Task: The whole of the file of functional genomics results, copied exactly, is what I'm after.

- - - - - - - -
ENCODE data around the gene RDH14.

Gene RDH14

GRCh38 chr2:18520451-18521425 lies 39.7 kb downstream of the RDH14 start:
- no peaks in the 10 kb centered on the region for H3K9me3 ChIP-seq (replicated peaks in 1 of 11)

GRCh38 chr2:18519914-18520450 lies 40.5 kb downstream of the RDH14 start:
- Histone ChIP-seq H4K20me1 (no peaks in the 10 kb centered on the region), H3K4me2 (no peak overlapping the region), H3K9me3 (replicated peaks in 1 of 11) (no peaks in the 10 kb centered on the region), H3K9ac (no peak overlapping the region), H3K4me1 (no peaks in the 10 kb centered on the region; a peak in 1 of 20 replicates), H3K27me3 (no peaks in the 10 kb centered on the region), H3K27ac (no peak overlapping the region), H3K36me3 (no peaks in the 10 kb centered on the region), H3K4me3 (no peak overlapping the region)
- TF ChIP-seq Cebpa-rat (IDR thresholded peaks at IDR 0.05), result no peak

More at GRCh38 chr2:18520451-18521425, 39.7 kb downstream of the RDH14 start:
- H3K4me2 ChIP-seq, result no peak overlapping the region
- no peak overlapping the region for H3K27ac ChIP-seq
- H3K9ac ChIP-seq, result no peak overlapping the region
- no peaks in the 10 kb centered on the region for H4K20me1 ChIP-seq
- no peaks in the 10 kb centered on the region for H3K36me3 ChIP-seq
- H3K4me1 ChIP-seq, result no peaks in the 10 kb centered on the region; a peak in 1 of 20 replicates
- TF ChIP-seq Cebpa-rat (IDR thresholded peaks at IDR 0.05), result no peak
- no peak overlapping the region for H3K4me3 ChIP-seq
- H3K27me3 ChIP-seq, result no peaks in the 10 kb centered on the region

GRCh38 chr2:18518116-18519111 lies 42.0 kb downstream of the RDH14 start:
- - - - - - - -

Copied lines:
ENCODE data around the gene RDH14.

Gene RDH14

GRCh38 chr2:18520451-18521425 lies 39.7 kb downstream of the RDH14 start:
- no peaks in the 10 kb centered on the region for H3K9me3 ChIP-seq (replicated peaks in 1 of 11)

GRCh38 chr2:18519914-18520450 lies 40.5 kb downstream of the RDH14 start:
- Histone ChIP-seq H4K20me1 (no peaks in the 10 kb centered on the region), H3K4me2 (no peak overlapping the region), H3K9me3 (replicated peaks in 1 of 11) (no peaks in the 10 kb centered on the region), H3K9ac (no peak overlapping the region), H3K4me1 (no peaks in the 10 kb centered on the region; a peak in 1 of 20 replicates), H3K27me3 (no peaks in the 10 kb centered on the region), H3K27ac (no peak overlapping the region), H3K36me3 (no peaks in the 10 kb centered on the region), H3K4me3 (no peak overlapping the region)
- TF ChIP-seq Cebpa-rat (IDR thresholded peaks at IDR 0.05), result no peak

More at GRCh38 chr2:18520451-18521425, 39.7 kb downstream of the RDH14 start:
- H3K4me2 ChIP-seq, result no peak overlapping the region
- no peak overlapping the region for H3K27ac ChIP-seq
- H3K9ac ChIP-seq, result no peak overlapping the region
- no peaks in the 10 kb centered on the region for H4K20me1 ChIP-seq
- no peaks in the 10 kb centered on the region for H3K36me3 ChIP-seq
- H3K4me1 ChIP-seq, result no peaks in the 10 kb centered on the region; a peak in 1 of 20 replicates
- TF ChIP-seq Cebpa-rat (IDR thresholded peaks at IDR 0.05), result no peak
- no peak overlapping the region for H3K4me3 ChIP-seq
- H3K27me3 ChIP-seq, result no peaks in the 10 kb centered on the region

GRCh38 chr2:18518116-18519111 lies 42.0 kb downstream of the RDH14 start: